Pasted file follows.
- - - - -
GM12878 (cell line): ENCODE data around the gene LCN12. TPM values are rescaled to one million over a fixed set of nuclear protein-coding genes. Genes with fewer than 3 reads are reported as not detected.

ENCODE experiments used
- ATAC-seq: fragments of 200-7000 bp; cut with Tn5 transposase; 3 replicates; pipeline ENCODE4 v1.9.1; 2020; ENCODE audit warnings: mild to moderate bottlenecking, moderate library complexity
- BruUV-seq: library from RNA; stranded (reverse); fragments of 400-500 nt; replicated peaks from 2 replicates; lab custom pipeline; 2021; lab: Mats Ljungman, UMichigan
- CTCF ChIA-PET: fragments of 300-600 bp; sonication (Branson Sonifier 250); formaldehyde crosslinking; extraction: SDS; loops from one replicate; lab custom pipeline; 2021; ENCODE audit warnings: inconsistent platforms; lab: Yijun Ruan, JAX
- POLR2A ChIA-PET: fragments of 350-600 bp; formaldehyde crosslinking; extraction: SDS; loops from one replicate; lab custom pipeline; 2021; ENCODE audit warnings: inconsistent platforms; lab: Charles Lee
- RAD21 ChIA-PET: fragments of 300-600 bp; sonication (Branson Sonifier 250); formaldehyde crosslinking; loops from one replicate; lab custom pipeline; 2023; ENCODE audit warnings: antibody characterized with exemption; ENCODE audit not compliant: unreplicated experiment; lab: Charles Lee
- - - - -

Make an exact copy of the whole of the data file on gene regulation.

GM12878 (cell line): ENCODE data around the gene LCN12. TPM values are rescaled to one million over a fixed set of nuclear protein-coding genes. Genes with fewer than 3 reads are reported as not detected.

ENCODE experiments used
- ATAC-seq: fragments of 200-7000 bp; cut with Tn5 transposase; 3 replicates; pipeline ENCODE4 v1.9.1; 2020; ENCODE audit warnings: mild to moderate bottlenecking, moderate library complexity
- BruUV-seq: library from RNA; stranded (reverse); fragments of 400-500 nt; replicated peaks from 2 replicates; lab custom pipeline; 2021; lab: Mats Ljungman, UMichigan
- CTCF ChIA-PET: fragments of 300-600 bp; sonication (Branson Sonifier 250); formaldehyde crosslinking; extraction: SDS; loops from one replicate; lab custom pipeline; 2021; ENCODE audit warnings: inconsistent platforms; lab: Yijun Ruan, JAX
- POLR2A ChIA-PET: fragments of 350-600 bp; formaldehyde crosslinking; extraction: SDS; loops from one replicate; lab custom pipeline; 2021; ENCODE audit warnings: inconsistent platforms; lab: Charles Lee
- RAD21 ChIA-PET: fragments of 300-600 bp; sonication (Branson Sonifier 250); formaldehyde crosslinking; loops from one replicate; lab custom pipeline; 2023; ENCODE audit warnings: antibody characterized with exemption; ENCODE audit not compliant: unreplicated experiment; lab: Charles Lee